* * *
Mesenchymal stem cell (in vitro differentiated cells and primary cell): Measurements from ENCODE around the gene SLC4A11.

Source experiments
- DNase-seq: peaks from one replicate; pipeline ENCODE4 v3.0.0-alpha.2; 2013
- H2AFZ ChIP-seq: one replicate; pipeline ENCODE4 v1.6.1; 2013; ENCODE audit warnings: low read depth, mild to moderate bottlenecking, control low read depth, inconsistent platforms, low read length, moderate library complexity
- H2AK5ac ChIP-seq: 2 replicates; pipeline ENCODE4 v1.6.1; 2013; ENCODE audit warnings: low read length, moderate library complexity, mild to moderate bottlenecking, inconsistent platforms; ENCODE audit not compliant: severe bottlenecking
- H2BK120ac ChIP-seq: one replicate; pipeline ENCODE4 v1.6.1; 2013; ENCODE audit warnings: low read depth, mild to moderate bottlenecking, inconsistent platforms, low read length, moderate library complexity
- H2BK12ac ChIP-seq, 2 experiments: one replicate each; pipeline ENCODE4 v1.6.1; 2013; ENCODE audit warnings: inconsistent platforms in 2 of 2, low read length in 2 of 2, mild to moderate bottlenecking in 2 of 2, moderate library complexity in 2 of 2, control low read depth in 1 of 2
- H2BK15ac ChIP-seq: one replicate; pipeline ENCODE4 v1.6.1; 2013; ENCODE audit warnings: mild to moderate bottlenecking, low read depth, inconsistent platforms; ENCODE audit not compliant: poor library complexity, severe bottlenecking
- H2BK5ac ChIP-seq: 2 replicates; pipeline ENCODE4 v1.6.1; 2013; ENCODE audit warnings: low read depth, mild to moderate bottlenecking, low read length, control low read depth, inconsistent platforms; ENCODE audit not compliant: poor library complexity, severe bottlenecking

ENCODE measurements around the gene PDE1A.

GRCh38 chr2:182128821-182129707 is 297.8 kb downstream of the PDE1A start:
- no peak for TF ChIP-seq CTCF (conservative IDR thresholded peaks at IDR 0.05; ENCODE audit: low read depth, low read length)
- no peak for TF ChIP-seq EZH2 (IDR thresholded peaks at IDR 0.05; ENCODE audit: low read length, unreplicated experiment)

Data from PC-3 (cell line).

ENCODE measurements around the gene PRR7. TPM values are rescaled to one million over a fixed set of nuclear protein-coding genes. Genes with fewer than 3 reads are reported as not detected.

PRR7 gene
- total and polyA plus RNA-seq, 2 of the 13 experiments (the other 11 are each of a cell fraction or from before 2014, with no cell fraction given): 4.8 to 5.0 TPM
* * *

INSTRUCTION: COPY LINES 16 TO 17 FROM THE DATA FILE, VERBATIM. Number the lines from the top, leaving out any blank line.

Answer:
PRR7 gene
- total and polyA plus RNA-seq, 2 of the 13 experiments (the other 11 are each of a cell fraction or from before 2014, with no cell fraction given): 4.8 to 5.0 TPM